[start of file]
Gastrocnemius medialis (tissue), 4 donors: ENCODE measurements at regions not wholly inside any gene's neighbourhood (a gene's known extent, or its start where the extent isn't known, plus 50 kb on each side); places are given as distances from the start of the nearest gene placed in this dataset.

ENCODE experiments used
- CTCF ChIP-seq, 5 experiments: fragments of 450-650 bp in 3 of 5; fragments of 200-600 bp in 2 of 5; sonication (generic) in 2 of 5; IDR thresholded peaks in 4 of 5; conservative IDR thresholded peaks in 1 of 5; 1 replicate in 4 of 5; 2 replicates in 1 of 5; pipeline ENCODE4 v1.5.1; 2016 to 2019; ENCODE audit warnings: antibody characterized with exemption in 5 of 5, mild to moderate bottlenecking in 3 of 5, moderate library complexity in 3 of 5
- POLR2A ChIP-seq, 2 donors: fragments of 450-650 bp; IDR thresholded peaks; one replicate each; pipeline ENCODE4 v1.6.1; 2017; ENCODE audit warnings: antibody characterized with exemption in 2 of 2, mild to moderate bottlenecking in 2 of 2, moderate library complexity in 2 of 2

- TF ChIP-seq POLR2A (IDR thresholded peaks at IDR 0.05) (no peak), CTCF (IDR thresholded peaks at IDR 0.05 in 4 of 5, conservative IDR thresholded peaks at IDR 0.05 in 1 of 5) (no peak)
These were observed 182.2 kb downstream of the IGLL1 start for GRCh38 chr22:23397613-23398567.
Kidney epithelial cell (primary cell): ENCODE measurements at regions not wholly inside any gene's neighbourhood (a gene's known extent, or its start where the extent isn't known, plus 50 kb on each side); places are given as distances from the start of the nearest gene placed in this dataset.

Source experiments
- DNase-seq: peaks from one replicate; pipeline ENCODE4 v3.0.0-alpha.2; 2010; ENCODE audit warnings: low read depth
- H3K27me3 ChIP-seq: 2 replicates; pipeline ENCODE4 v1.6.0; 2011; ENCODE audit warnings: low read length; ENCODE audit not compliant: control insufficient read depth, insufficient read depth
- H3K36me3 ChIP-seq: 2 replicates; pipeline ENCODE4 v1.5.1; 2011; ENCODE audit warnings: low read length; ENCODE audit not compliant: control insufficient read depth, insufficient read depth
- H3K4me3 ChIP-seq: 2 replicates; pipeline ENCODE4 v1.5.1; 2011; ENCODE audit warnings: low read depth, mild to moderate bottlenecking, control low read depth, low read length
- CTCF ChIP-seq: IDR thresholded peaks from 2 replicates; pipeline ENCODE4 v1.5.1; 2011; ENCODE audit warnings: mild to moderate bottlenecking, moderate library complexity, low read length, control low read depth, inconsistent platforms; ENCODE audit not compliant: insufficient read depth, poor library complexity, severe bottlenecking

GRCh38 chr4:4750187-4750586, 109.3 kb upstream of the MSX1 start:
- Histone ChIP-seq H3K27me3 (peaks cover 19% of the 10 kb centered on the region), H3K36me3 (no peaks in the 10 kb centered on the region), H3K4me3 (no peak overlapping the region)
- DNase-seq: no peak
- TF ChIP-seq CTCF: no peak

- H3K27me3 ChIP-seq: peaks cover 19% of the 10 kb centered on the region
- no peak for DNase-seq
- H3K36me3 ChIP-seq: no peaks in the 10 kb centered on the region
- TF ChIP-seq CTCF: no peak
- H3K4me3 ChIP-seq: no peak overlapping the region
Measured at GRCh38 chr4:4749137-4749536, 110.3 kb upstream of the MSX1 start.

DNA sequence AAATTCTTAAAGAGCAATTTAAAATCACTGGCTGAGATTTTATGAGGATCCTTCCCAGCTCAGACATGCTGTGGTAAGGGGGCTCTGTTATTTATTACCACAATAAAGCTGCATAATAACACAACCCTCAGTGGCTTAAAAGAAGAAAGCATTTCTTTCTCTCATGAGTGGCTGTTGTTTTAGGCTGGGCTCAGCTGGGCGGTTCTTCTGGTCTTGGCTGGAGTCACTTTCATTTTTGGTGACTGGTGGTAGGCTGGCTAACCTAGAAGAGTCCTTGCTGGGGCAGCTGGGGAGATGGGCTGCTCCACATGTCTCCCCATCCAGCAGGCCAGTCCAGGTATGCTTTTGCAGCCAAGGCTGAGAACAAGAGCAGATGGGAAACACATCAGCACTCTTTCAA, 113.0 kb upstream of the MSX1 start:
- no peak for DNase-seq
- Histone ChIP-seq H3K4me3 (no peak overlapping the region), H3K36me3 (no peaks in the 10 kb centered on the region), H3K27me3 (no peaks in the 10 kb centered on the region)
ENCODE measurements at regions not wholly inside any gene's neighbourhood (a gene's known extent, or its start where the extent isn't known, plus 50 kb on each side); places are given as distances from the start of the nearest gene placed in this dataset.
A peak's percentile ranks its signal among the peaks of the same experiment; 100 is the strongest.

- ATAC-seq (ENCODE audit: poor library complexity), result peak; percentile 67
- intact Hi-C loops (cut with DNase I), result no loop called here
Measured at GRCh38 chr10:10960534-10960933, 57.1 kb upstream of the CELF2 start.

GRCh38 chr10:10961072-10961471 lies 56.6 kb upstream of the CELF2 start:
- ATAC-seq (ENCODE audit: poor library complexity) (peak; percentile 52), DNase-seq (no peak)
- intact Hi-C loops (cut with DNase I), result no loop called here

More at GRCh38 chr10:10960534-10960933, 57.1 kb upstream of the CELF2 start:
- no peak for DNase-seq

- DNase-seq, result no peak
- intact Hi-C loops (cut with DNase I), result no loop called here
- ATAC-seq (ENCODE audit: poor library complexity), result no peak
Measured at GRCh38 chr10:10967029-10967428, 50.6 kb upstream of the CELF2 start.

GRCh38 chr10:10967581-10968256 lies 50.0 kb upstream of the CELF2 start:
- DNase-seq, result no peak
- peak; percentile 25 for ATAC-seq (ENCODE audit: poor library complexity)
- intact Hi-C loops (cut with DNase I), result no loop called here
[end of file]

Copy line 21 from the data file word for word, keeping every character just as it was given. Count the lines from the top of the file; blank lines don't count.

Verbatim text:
- TF ChIP-seq CTCF: no peak